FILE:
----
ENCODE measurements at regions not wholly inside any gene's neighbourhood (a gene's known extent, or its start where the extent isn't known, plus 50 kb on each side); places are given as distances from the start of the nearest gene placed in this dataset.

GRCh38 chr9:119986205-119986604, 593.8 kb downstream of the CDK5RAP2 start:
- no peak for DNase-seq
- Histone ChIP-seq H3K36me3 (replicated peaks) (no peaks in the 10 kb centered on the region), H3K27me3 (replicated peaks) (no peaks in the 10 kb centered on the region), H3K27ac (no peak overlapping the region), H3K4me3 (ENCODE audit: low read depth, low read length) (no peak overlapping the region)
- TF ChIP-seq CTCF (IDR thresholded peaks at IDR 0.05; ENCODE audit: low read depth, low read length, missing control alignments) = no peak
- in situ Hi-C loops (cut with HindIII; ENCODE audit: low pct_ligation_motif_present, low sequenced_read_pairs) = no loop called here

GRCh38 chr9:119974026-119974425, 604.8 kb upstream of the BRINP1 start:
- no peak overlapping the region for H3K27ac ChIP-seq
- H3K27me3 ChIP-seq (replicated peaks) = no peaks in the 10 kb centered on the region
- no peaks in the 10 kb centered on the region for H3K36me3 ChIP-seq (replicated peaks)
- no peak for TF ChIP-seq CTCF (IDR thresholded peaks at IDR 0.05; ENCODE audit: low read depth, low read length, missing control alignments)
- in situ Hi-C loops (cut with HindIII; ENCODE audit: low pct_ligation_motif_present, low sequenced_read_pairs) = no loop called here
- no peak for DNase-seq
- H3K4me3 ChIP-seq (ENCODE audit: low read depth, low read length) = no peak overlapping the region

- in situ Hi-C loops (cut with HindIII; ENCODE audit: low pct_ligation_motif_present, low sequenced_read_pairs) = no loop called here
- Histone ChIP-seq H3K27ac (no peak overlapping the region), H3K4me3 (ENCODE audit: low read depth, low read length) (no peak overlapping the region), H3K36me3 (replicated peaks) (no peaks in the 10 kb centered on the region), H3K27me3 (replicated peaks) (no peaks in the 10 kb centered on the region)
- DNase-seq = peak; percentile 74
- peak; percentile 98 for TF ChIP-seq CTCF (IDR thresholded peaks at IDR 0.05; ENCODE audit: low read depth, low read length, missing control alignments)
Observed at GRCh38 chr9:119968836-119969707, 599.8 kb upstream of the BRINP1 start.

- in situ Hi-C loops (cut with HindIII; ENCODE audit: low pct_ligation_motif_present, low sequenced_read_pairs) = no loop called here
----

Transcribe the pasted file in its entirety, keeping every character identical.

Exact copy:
ENCODE measurements at regions not wholly inside any gene's neighbourhood (a gene's known extent, or its start where the extent isn't known, plus 50 kb on each side); places are given as distances from the start of the nearest gene placed in this dataset.

GRCh38 chr9:119986205-119986604, 593.8 kb downstream of the CDK5RAP2 start:
- no peak for DNase-seq
- Histone ChIP-seq H3K36me3 (replicated peaks) (no peaks in the 10 kb centered on the region), H3K27me3 (replicated peaks) (no peaks in the 10 kb centered on the region), H3K27ac (no peak overlapping the region), H3K4me3 (ENCODE audit: low read depth, low read length) (no peak overlapping the region)
- TF ChIP-seq CTCF (IDR thresholded peaks at IDR 0.05; ENCODE audit: low read depth, low read length, missing control alignments) = no peak
- in situ Hi-C loops (cut with HindIII; ENCODE audit: low pct_ligation_motif_present, low sequenced_read_pairs) = no loop called here

GRCh38 chr9:119974026-119974425, 604.8 kb upstream of the BRINP1 start:
- no peak overlapping the region for H3K27ac ChIP-seq
- H3K27me3 ChIP-seq (replicated peaks) = no peaks in the 10 kb centered on the region
- no peaks in the 10 kb centered on the region for H3K36me3 ChIP-seq (replicated peaks)
- no peak for TF ChIP-seq CTCF (IDR thresholded peaks at IDR 0.05; ENCODE audit: low read depth, low read length, missing control alignments)
- in situ Hi-C loops (cut with HindIII; ENCODE audit: low pct_ligation_motif_present, low sequenced_read_pairs) = no loop called here
- no peak for DNase-seq
- H3K4me3 ChIP-seq (ENCODE audit: low read depth, low read length) = no peak overlapping the region

- in situ Hi-C loops (cut with HindIII; ENCODE audit: low pct_ligation_motif_present, low sequenced_read_pairs) = no loop called here
- Histone ChIP-seq H3K27ac (no peak overlapping the region), H3K4me3 (ENCODE audit: low read depth, low read length) (no peak overlapping the region), H3K36me3 (replicated peaks) (no peaks in the 10 kb centered on the region), H3K27me3 (replicated peaks) (no peaks in the 10 kb centered on the region)
- DNase-seq = peak; percentile 74
- peak; percentile 98 for TF ChIP-seq CTCF (IDR thresholded peaks at IDR 0.05; ENCODE audit: low read depth, low read length, missing control alignments)
Observed at GRCh38 chr9:119968836-119969707, 599.8 kb upstream of the BRINP1 start.

- in situ Hi-C loops (cut with HindIII; ENCODE audit: low pct_ligation_motif_present, low sequenced_read_pairs) = no loop called here